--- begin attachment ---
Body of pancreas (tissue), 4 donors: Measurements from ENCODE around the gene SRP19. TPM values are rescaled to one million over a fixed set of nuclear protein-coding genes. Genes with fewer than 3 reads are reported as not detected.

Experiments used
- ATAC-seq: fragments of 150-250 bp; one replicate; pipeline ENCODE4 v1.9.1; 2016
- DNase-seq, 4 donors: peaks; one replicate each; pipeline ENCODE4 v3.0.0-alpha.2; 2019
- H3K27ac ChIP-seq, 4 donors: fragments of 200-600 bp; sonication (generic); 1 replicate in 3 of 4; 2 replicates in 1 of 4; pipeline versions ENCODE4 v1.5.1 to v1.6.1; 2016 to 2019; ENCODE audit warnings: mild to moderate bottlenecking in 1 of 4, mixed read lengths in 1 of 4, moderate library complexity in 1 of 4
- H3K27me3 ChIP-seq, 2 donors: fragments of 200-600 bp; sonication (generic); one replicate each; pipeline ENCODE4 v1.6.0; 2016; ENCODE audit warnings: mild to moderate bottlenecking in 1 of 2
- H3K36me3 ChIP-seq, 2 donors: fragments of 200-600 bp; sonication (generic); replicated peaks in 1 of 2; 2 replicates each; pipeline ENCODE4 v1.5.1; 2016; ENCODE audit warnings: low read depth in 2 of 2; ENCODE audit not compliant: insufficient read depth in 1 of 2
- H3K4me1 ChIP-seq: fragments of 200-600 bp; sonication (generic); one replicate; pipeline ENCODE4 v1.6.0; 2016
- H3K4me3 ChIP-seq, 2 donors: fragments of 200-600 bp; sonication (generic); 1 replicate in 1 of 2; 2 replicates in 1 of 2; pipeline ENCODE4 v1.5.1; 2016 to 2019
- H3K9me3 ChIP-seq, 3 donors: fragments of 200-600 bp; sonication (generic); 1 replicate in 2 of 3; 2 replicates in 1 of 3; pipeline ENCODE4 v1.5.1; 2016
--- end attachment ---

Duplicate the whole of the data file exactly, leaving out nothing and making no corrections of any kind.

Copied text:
Body of pancreas (tissue), 4 donors: Measurements from ENCODE around the gene SRP19. TPM values are rescaled to one million over a fixed set of nuclear protein-coding genes. Genes with fewer than 3 reads are reported as not detected.

Experiments used
- ATAC-seq: fragments of 150-250 bp; one replicate; pipeline ENCODE4 v1.9.1; 2016
- DNase-seq, 4 donors: peaks; one replicate each; pipeline ENCODE4 v3.0.0-alpha.2; 2019
- H3K27ac ChIP-seq, 4 donors: fragments of 200-600 bp; sonication (generic); 1 replicate in 3 of 4; 2 replicates in 1 of 4; pipeline versions ENCODE4 v1.5.1 to v1.6.1; 2016 to 2019; ENCODE audit warnings: mild to moderate bottlenecking in 1 of 4, mixed read lengths in 1 of 4, moderate library complexity in 1 of 4
- H3K27me3 ChIP-seq, 2 donors: fragments of 200-600 bp; sonication (generic); one replicate each; pipeline ENCODE4 v1.6.0; 2016; ENCODE audit warnings: mild to moderate bottlenecking in 1 of 2
- H3K36me3 ChIP-seq, 2 donors: fragments of 200-600 bp; sonication (generic); replicated peaks in 1 of 2; 2 replicates each; pipeline ENCODE4 v1.5.1; 2016; ENCODE audit warnings: low read depth in 2 of 2; ENCODE audit not compliant: insufficient read depth in 1 of 2
- H3K4me1 ChIP-seq: fragments of 200-600 bp; sonication (generic); one replicate; pipeline ENCODE4 v1.6.0; 2016
- H3K4me3 ChIP-seq, 2 donors: fragments of 200-600 bp; sonication (generic); 1 replicate in 1 of 2; 2 replicates in 1 of 2; pipeline ENCODE4 v1.5.1; 2016 to 2019
- H3K9me3 ChIP-seq, 3 donors: fragments of 200-600 bp; sonication (generic); 1 replicate in 2 of 3; 2 replicates in 1 of 3; pipeline ENCODE4 v1.5.1; 2016